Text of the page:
God, who commanded the light to shine out of darkness,
hath shined in our hearts.
2 Corinthians 4:6
Today would have been my Dad’s 70th birthday. We would have celebrated big today with hamburgers and hot dogs on the grill, or maybe a home-cooked meal. Then, cake and ice cream. He would have opened his presents of books, gift cards, and scratch-off tickets. Maybe a few new shirts or socks or other things he needed. When I closed my eyes, I heard the laughter, the sound of good times we used to have. Then tears fell as I opened my eyes. All I heard was silence.
I remembered when he turned 50. He had just gotten out of the hospital and we all took a collective deep breath. It had been a rough few months. A heart procedure, a slow recovery, and a transfer to a rehab hospital. We were so happy to have him home and he was feeling better every day. We wanted to celebrate big for his 50th birthday that year so we planned a surprise party. We invited family and friends, some he hadn’t seen in a long time. We made up a story about touring a venue for my bridal shower as Mike and I were getting married that September. I asked him to go with me since everyone else was “busy”. I could barely contain my excitement as we pulled into the parking lot. I told him the owners asked me to stop by during an event so I could get a feel for the place. I thought he might recognize familiar cars of family and friends but thankfully, his observation skills were lacking that day.
We entered the building through the back door to the kitchen. We immediately heard the crowd in the next room.
“We can’t just walk in there,” said Dad, stopping behind me. “There are people in there. They told you to just come in? We can’t do that.”
“Yes, we can,” I said. “They told me it was okay.” I continued walking toward the doors despite his apprehension. The sound of the crowd grew louder.
Dad muttered something about crashing people’s parties but followed me to the doorway. I stepped back, smiled, and motioned him to go ahead. Confused, he hesitantly poked his head through the door.
“Hey, I know that guy!”, he said, noticing his friend Cutty and his wife Jean. A big smile took over his face as he stepped inside and surveyed the room. A few seconds later, he seemed to leap to the middle of the room and threw his arms up in the air.
“I know all these people!” he said, his face beaming. I smiled through tears. He so deserved it. All of it.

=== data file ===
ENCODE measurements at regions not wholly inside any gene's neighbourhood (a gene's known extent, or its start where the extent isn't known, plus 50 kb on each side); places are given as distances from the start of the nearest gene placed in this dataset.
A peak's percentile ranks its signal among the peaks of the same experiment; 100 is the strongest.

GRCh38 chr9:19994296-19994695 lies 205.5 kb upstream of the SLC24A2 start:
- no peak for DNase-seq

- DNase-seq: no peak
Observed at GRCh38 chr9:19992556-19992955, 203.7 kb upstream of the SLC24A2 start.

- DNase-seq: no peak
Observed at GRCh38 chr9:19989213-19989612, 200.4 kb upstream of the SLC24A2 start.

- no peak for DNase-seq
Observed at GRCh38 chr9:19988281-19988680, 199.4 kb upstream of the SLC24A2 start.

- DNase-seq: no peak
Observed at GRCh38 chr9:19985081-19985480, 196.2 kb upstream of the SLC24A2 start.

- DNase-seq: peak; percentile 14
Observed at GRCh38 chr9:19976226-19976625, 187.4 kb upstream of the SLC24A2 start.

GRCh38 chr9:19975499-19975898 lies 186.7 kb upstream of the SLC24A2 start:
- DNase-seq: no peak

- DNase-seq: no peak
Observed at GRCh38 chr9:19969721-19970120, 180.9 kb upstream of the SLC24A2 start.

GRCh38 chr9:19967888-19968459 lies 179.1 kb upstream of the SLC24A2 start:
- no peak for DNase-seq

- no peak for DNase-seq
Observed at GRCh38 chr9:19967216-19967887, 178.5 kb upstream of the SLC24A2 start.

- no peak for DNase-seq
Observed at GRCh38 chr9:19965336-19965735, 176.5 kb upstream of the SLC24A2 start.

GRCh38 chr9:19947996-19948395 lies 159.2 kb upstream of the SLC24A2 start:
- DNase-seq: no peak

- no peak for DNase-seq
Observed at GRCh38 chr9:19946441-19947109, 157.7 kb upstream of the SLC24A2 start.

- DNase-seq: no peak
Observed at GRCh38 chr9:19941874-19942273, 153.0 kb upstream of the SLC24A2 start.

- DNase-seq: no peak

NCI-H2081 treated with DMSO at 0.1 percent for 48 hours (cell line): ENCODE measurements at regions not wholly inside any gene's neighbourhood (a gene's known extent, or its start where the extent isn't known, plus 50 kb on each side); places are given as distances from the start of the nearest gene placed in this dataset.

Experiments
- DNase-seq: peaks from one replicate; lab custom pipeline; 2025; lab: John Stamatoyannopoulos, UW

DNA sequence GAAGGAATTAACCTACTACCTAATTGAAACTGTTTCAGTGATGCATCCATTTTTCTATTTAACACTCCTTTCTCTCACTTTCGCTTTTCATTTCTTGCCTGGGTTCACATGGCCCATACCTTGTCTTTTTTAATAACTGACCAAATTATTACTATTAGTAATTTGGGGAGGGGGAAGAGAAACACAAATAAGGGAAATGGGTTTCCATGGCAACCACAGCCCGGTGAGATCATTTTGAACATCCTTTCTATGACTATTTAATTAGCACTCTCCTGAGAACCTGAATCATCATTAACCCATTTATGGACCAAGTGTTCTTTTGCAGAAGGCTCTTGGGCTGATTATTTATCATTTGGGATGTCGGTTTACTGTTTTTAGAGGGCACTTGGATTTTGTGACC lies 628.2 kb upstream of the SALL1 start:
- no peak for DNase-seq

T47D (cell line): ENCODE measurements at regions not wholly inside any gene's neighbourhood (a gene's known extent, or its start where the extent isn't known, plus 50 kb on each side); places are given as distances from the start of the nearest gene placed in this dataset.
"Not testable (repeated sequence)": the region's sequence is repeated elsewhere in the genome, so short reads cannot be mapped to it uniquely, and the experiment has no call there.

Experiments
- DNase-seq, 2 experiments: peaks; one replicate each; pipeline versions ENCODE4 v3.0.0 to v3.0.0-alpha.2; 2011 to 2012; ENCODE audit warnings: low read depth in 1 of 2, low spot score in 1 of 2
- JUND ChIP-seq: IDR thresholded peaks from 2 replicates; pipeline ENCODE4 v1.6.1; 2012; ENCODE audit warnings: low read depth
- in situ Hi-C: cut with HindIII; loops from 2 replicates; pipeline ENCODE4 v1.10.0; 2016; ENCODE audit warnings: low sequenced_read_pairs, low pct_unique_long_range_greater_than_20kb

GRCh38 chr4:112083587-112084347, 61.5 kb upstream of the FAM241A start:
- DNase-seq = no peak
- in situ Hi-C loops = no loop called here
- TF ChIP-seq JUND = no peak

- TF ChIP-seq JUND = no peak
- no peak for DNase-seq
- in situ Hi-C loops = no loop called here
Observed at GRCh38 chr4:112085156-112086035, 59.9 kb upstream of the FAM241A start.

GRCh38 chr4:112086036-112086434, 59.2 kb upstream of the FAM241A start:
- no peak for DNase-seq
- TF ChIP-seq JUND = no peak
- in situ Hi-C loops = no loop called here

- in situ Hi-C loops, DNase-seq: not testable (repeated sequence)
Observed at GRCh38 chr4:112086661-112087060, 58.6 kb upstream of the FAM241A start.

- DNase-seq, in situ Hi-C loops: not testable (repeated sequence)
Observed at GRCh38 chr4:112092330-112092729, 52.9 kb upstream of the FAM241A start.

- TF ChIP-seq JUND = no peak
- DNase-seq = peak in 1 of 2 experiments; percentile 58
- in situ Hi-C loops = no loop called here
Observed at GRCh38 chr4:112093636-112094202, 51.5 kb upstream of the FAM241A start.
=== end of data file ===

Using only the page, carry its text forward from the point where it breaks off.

“King for the day,” we said, handing him a goofy crown we bought for him to wear.
He proudly put on the red, white, and gold crown and spent the rest of the afternoon talking and laughing and enjoying everyone’s company. Months earlier, we didn’t know if Dad would make it out of that hospital bed. There he stood, loud and boisterous and full of life, enjoying all the attention at a party in his honor.
We pulled it off. That surprise party was an amazing feat considering most of those people lived in that tiny town with only one stoplight where secrets were hard to keep.
That day was one of the best days of my life. I believe it was one of his too.
That was 20 years ago. He celebrated just three more birthdays after that, though quietly. He died in February, three months to do the day before his 54th birthday.
On the first birthday after he passed away, we wanted to do something to honor his memory. That year we decided to take gifts to his dialysis center. The patients and nurses had become like family. He always took gifts into the nurses and patients. Little things he made. Food he cooked. Anything to show his love, gratitude, and appreciation. We wanted to continue what he did. Putting it all together gave us something to focus on that day.
Something other than our grief.
Over the years, we honored his birthday in many ways. We have taken flowers and plants, comfort items, and staff lunches to dialysis centers and cancer centers. It didn’t matter what we did. The only purpose was to spread joy on his special day.
This year was no different.
When I turned my calendar to May a couple weeks ago, I wrote “Dad’s Birthday” in the square, just like I did when he was here. Mom and I talked about plans for his birthday months ago. We were going to figure something out. Not even a worldwide pandemic was going to stop Dad’s birthday celebration.